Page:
Given the urgency and enormity of the challenge of helping students catch up on academic gaps and move on to rigorous grade-level work, the MTSS framework is highly relevant in this current climate. For one thing, substantial research has shown the benefits of providing multiple tiers of support to students in numerous academic areas.  Additionally, the MTSS framework is supported by federal education policy, including the Every Student Succeeds Act as well as the Individuals with Disabilities Education Act.  Finally, MTSS is designed to be flexible and provide “just in time” support to students without relying on a sometimes lengthy process to “qualify” for specialized support.

In particular, school-based speech-language pathologists (SLPs) have the potential to make a meaningful impact on addressing the challenges within public schools through participation in the MTSS framework. SLPs can extend their impact in schools by utilizing their high level of expertise in language, literacy, and communication within an MTSS model. In doing so, SLPs are well-positioned to not only provide direct support to students but also engage with close consultations and collaborations with other educators.  Further, by taking an active role in MTSS, SLPs can help contribute relevant and appropriate data to inform decision-making related to the accurate identification of students with disabilities, while also ensuring that necessary support is provided to at-risk students.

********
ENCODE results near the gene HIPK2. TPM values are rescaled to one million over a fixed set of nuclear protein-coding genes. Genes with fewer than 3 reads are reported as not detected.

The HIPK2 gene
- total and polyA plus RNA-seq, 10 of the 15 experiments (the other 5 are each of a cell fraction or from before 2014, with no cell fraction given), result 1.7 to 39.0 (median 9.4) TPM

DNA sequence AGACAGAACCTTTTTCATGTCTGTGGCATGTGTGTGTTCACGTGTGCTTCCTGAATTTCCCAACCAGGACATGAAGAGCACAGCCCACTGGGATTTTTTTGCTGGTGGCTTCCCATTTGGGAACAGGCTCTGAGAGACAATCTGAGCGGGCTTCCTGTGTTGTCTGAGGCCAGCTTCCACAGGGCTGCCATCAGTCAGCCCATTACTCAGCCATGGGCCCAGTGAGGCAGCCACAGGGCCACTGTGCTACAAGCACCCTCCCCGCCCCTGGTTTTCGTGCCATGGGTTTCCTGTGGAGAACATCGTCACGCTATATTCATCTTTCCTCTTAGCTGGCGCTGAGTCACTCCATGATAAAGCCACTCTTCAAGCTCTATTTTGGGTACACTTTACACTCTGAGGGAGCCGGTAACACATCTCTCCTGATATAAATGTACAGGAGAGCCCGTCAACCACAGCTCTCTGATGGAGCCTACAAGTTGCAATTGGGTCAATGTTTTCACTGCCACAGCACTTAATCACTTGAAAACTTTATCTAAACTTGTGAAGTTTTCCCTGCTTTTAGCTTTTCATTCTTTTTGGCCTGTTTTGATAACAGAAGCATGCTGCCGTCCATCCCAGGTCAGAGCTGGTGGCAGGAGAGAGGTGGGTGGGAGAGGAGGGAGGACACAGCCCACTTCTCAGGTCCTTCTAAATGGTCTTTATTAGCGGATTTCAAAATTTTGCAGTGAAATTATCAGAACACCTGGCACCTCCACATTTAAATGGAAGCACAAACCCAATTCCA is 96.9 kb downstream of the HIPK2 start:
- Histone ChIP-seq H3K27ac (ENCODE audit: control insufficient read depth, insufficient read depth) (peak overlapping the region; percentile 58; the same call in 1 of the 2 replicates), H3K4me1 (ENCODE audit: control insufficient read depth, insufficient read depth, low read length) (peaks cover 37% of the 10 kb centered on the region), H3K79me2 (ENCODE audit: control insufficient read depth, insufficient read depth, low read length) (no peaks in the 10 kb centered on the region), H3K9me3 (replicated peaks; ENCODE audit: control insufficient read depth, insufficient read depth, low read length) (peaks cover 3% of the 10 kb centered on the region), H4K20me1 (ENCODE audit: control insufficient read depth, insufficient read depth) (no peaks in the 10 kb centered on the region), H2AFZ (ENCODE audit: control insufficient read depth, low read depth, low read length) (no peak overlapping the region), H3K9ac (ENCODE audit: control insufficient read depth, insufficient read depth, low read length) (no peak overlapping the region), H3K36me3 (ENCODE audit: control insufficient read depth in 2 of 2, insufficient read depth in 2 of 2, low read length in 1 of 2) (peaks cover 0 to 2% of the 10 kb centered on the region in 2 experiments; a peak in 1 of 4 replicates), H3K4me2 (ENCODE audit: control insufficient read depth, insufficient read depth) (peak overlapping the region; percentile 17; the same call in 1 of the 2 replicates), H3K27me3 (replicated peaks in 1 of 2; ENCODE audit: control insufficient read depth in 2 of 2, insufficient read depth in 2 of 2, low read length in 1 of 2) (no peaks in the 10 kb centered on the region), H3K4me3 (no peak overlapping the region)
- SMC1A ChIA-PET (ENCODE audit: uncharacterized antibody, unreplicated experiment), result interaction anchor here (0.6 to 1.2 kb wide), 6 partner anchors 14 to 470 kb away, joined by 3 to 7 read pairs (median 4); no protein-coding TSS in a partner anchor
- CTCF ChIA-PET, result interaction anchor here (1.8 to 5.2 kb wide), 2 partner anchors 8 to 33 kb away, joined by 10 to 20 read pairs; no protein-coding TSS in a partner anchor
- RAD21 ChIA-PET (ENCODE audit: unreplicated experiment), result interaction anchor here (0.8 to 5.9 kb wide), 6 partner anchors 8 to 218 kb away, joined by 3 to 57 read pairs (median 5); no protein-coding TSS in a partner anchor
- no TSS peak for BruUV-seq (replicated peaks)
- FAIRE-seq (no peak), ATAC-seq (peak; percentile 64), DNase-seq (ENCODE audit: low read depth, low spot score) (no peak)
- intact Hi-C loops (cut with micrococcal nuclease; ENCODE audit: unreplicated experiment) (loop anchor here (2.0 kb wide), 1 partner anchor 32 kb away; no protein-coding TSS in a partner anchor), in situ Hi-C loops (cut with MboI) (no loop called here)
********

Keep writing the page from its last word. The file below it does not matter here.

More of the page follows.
My forthcoming book from Plural Publishing, titled Multi-Tiered Systems of Support: Implementation Tools for Speech-Language Pathologists in Education, provides school-based SLPs with detailed tools, ideas, and inspiration to be impactful within this framework.  In addition to providing answers to a range of questions related to the applicability of the MTSS framework to SLPs’ role in schools, this book focuses on concrete and practical ideas for how SLPs can implement MTSS in their practice. A central element of this book is the “multi-tiered SLP toolkit,” which is organized into three main areas: tools related to supporting the Common Core State Standards for English Language Arts, tools related to supporting speech-related issues such as articulation, and tools to support the social and emotional aspects of language use.  The evidence base for each approach is clearly identified and straightforward implementation procedures are provided.  The book contains numerous “real-world snapshots” of SLPs actively involved in MTSS within their own school districts across the country. These “snapshots” will help readers identify the wide variety of ways that SLPs can get involved with MTSS.

While this public health crisis was not anticipated when I initially drafted Multi-Tiered Systems of Support: Implementation Tools for Speech-Language Pathologists in Education, I think the publication of this book is timely. It comes out at a time that educators, including school-based SLPs, more urgently than ever need practical and flexible tools to support students efficiently and effectively.  While everyone has a lot on their plates, involvement within the MTSS framework provides school-based SLPs with a concrete, immediate, and practical way to make a difference for students with and without identified disabilities. In light of how the COVID-19 public health crisis has both highlighted and exacerbated the challenges faced in the education system, this work is now an even more essential tool for doing what is best for our students.